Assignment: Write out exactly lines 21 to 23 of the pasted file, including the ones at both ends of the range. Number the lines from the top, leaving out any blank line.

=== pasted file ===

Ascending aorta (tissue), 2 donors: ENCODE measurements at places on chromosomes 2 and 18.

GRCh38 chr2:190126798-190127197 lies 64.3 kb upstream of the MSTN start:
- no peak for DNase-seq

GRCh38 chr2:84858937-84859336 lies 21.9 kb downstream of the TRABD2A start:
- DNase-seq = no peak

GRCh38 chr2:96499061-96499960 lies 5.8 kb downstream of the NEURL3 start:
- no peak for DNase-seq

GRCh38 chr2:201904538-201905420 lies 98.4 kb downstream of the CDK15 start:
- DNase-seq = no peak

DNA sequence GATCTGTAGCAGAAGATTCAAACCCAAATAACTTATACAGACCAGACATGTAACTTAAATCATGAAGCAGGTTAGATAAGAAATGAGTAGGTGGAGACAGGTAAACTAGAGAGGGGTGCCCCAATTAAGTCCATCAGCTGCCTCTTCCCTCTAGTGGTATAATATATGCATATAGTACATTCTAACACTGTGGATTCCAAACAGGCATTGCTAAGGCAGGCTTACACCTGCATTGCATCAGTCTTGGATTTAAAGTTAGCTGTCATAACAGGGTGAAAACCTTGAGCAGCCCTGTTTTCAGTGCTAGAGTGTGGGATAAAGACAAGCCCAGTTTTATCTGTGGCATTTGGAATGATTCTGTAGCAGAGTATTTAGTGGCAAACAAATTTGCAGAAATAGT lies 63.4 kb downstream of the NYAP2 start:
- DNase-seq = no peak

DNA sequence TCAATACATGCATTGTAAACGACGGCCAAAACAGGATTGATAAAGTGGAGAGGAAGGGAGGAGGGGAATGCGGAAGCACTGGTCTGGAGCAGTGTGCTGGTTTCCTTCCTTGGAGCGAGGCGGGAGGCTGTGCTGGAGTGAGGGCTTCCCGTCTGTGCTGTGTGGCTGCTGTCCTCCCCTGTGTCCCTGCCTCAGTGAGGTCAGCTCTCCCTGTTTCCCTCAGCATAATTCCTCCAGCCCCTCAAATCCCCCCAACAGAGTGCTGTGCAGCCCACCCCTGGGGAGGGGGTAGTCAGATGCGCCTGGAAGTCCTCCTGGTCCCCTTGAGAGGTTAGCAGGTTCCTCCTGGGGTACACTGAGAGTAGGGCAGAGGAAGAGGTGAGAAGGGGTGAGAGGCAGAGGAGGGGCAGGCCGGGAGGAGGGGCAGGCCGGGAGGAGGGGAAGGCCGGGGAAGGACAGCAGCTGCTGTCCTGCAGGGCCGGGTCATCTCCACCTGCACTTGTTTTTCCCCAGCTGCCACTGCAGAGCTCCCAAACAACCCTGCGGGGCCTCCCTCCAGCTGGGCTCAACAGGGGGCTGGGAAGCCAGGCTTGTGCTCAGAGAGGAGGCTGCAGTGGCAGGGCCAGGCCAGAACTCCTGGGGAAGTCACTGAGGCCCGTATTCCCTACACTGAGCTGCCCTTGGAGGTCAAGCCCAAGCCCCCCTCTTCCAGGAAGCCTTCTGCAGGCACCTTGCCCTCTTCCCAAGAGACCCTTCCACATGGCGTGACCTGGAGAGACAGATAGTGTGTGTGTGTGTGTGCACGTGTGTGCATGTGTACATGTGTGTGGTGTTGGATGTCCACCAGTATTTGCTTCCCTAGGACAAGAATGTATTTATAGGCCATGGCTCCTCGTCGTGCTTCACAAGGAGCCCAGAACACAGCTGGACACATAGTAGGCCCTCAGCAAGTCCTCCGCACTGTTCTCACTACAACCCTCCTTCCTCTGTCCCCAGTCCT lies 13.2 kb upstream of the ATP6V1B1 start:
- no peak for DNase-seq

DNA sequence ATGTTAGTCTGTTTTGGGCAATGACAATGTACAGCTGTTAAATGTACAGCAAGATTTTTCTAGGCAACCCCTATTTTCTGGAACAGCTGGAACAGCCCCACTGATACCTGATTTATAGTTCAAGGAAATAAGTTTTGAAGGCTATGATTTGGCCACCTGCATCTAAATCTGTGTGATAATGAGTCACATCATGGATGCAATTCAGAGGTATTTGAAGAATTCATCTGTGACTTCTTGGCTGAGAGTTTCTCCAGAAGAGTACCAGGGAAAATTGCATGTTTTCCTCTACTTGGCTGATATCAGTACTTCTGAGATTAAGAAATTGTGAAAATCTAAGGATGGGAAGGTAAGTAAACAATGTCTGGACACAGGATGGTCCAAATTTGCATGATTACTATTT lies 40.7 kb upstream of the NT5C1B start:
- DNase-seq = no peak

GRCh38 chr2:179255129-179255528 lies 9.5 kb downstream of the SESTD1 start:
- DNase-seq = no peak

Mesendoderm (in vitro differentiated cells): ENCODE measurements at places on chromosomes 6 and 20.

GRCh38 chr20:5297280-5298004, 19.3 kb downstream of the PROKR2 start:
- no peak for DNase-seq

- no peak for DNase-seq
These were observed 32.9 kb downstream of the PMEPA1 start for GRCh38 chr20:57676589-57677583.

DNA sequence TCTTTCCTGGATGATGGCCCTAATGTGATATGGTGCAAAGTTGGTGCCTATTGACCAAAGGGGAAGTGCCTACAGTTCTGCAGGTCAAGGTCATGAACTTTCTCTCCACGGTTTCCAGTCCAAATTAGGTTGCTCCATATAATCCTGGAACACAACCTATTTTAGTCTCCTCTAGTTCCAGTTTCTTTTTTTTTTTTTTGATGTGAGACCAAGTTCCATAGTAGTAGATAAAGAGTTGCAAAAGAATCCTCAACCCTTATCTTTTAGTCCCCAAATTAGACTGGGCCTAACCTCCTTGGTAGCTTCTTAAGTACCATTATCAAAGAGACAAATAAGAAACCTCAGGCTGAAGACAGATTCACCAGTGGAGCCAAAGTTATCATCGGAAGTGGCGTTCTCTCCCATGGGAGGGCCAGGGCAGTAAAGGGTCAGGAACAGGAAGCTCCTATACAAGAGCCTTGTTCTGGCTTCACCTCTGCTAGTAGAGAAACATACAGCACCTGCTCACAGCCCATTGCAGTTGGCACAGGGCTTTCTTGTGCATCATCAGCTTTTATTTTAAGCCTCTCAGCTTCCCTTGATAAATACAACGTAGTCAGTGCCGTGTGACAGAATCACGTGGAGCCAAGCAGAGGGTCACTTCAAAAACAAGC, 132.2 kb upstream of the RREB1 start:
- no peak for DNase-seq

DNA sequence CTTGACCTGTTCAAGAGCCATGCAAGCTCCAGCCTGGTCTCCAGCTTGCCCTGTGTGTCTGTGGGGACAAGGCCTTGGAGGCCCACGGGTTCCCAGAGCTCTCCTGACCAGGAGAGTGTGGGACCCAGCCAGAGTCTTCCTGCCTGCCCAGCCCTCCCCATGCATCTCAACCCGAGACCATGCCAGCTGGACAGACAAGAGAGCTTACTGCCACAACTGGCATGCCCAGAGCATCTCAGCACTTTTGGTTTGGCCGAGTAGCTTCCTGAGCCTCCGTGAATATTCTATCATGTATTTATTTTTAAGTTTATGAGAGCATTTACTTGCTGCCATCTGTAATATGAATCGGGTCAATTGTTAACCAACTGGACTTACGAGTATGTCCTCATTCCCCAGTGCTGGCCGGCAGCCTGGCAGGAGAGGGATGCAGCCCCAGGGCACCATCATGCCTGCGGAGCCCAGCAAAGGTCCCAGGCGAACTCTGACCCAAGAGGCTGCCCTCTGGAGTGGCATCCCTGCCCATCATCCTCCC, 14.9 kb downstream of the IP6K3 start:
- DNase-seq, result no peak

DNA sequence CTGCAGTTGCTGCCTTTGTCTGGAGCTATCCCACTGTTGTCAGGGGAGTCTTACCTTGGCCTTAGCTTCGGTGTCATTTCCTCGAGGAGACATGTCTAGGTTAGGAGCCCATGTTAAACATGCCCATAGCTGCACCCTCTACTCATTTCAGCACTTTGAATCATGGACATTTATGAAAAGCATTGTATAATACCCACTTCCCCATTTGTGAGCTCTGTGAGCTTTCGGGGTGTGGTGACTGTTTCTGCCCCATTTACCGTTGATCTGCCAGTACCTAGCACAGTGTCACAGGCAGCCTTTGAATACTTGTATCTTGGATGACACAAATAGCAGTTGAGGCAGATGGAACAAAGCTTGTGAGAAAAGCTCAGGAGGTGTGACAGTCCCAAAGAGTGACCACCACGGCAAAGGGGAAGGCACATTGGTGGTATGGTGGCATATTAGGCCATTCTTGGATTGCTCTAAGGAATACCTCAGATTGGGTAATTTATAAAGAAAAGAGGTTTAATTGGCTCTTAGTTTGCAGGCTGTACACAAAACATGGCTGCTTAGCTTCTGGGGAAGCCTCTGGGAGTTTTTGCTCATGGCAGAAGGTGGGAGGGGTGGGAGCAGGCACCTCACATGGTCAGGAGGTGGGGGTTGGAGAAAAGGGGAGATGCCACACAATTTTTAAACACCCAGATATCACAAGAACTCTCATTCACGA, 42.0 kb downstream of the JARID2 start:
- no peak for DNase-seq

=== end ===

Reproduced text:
- no peak for DNase-seq
These were observed 32.9 kb downstream of the PMEPA1 start for GRCh38 chr20:57676589-57677583.

DNA sequence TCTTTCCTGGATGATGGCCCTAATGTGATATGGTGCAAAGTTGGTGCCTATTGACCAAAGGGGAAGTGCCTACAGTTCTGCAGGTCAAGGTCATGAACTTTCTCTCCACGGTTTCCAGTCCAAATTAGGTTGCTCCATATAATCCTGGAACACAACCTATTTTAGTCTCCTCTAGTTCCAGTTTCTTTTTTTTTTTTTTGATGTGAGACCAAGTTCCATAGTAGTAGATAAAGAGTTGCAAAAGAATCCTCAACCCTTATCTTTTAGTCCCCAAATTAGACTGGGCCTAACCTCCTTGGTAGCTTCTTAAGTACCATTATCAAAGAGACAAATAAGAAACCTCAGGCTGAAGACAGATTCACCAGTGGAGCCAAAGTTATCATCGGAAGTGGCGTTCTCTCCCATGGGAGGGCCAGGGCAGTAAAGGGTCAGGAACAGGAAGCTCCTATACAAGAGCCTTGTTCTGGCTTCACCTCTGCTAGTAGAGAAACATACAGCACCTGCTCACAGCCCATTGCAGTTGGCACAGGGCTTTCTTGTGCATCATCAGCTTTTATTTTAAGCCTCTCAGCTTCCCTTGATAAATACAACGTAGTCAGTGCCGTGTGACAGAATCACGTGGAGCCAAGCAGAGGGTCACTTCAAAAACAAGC, 132.2 kb upstream of the RREB1 start: